Upon emigrating to Oregon from Pennsylvania in 1853, seventeen-year-old Henry Lewis Pittock got turned down for a job at the Oregon Spectator newspaper in Oregon City. In Portland he had better luck. Thomas Jefferson Dryer gave him a position at the Weekly Oregonian. A formidable editor, but not known for his business acumen, Dryer soon brought young Pittock on as a partner, in lieu of paying him regular wages. Within a few years Dryer mortgaged the paper to Pittock, and on November 24, 1860 he signed the paper over to the young man.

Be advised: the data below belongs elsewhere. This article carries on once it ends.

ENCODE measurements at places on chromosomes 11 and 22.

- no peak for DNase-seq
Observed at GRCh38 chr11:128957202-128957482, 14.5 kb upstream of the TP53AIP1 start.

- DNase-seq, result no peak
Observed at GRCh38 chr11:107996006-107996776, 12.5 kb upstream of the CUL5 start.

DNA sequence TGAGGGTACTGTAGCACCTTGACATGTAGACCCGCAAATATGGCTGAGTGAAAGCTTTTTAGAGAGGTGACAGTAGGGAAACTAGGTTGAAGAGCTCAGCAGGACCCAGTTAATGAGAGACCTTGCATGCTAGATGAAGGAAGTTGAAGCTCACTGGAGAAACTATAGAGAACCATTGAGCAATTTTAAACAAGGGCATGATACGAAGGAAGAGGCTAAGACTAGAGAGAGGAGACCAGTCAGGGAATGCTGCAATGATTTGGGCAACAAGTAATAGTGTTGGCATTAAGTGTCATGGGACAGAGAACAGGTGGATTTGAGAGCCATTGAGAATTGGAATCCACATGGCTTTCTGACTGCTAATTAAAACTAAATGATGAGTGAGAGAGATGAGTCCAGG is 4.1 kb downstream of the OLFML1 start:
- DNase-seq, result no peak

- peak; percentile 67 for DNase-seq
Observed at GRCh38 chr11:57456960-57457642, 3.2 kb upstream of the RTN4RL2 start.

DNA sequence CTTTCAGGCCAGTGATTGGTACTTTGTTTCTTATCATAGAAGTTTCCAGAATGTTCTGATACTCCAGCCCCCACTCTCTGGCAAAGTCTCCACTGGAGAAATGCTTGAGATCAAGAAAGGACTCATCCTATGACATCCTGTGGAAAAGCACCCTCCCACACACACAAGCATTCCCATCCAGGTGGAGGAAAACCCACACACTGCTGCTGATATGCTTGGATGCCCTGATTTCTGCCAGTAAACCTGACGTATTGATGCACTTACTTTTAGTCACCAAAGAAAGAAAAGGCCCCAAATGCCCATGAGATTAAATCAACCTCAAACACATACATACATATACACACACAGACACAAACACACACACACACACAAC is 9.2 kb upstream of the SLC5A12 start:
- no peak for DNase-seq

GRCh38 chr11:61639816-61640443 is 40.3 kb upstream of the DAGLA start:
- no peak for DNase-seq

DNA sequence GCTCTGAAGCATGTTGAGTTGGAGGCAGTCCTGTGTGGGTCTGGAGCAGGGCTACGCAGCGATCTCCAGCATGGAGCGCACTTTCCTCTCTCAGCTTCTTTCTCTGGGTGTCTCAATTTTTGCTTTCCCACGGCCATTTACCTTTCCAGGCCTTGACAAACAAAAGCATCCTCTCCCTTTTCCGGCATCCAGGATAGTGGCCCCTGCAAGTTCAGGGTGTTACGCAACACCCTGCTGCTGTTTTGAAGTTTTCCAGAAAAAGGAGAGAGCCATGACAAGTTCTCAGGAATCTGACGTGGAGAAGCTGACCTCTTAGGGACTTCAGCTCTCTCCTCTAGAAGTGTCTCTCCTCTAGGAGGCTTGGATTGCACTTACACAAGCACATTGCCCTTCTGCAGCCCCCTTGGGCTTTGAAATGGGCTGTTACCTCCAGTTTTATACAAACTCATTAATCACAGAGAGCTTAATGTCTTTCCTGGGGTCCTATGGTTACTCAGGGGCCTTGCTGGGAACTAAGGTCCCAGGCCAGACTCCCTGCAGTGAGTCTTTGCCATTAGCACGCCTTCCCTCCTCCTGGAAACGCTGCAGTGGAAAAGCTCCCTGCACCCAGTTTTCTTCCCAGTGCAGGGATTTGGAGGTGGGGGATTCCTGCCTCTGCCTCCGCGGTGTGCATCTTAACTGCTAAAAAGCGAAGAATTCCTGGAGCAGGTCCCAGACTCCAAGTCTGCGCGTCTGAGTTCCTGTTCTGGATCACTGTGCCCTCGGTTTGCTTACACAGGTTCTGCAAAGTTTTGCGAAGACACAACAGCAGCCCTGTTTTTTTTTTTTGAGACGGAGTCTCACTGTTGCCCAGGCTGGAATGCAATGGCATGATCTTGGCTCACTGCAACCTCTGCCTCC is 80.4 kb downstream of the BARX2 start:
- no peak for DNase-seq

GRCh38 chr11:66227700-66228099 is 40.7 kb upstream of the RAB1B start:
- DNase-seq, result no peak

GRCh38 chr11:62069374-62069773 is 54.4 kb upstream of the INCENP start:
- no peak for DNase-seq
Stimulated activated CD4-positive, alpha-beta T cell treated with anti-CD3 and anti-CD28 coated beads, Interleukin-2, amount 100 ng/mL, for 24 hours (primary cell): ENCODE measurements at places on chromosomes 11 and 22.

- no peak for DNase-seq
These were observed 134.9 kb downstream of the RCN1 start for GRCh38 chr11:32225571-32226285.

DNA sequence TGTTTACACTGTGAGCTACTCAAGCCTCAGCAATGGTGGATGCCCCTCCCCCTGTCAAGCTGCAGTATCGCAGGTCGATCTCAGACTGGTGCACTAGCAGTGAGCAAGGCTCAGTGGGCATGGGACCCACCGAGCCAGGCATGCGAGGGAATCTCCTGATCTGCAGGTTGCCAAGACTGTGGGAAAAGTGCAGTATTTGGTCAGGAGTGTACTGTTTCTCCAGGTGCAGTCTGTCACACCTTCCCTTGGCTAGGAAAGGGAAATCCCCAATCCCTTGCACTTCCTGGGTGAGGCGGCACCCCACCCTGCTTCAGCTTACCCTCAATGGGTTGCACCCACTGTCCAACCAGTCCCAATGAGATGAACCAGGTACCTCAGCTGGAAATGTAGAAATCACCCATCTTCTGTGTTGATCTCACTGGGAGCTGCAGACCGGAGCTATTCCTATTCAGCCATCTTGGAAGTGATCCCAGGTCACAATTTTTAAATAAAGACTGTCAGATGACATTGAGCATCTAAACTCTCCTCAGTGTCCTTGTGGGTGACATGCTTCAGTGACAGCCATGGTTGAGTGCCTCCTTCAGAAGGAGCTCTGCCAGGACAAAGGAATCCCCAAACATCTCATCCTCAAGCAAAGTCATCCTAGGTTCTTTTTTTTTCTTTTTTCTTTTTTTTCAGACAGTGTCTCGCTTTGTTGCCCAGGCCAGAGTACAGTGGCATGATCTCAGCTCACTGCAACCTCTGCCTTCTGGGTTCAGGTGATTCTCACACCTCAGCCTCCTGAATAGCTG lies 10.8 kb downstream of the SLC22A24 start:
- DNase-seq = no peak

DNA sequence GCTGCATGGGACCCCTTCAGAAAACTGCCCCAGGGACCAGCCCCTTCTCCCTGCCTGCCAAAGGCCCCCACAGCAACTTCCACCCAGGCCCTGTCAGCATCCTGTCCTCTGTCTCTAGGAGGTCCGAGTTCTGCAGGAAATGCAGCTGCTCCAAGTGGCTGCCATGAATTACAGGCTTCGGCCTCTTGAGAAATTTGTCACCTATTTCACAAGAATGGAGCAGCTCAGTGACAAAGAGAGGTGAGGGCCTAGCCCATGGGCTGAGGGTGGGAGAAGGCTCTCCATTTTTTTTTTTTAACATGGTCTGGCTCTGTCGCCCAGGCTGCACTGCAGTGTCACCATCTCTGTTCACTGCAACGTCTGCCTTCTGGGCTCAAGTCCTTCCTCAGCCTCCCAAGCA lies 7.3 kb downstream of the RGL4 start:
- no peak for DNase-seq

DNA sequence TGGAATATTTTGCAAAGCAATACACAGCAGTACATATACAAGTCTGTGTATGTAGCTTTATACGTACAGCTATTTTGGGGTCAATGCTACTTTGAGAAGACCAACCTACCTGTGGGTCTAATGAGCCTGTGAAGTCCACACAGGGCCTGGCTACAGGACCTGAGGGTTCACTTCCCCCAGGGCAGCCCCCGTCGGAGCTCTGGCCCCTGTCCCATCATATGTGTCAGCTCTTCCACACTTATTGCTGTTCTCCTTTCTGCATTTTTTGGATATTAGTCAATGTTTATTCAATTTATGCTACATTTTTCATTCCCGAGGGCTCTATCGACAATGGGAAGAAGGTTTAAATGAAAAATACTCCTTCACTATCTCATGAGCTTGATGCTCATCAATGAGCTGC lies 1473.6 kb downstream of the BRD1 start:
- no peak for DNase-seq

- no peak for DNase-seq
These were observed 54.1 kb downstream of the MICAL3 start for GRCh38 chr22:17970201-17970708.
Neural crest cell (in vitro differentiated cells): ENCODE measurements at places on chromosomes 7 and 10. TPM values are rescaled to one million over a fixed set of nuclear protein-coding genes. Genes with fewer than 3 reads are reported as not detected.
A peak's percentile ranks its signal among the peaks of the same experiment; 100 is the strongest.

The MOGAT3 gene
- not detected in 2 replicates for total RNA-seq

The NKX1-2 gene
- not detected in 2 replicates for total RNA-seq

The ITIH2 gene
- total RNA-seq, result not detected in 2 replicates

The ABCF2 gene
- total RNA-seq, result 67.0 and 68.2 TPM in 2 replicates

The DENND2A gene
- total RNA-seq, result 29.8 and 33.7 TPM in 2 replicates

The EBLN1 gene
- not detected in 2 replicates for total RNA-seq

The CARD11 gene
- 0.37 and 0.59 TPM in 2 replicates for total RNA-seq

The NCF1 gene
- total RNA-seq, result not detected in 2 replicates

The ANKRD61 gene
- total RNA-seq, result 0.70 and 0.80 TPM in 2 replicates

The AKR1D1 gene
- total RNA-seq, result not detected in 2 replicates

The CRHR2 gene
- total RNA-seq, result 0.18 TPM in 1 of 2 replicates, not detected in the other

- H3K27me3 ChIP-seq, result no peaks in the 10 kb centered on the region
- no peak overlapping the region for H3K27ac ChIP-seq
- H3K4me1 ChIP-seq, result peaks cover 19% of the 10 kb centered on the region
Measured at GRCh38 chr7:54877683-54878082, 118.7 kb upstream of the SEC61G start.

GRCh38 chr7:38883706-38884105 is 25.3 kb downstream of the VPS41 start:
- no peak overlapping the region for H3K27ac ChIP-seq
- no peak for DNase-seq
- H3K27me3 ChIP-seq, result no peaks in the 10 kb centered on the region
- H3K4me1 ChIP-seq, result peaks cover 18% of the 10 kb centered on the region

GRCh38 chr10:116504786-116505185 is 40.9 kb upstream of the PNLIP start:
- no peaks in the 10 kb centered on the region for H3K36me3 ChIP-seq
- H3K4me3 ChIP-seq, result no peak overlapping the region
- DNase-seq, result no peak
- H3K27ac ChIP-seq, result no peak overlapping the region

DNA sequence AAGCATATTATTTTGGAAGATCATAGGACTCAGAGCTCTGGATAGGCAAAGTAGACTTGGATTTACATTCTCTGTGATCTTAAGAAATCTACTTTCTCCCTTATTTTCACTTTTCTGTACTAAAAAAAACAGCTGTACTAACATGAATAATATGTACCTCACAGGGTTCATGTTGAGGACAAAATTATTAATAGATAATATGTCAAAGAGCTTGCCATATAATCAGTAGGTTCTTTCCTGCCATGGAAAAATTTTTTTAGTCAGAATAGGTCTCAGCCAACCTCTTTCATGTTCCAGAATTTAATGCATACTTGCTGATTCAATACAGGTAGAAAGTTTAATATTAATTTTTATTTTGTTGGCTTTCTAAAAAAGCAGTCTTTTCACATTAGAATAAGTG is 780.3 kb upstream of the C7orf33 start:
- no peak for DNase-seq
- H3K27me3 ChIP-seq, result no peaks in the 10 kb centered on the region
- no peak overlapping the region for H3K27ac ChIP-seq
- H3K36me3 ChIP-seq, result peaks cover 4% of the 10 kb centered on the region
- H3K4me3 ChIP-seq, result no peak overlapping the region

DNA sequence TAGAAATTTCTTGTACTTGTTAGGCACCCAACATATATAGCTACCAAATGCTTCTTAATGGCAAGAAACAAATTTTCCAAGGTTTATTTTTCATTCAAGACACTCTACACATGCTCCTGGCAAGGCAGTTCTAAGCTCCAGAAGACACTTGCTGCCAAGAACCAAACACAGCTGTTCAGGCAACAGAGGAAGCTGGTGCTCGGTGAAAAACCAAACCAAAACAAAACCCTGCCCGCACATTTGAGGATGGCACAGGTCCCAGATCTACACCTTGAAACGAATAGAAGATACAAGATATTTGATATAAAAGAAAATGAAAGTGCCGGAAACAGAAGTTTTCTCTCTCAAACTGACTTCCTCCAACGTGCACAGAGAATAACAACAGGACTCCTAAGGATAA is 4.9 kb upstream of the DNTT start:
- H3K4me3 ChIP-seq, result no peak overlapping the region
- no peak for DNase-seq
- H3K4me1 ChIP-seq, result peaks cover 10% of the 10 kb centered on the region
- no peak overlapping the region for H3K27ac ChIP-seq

The following year 24-year-old Pittock launched the Morning Oregonian, published six days a week. By 1864 he had increased the paper’s daily circulation from 300 to 1000, and the paper continued to grow. By the 1890s The Oregonian was the biggest, and most powerful, newspaper in Oregon.
Though the newspaper business was volatile, leading to Pittock having to mortgage the paper several times himself, he had other business interests too, including in real estate, banks, and lumber. In 1909 he built the Pittock Mansion. When he died in 1919 his estate was worth nearly $8 million.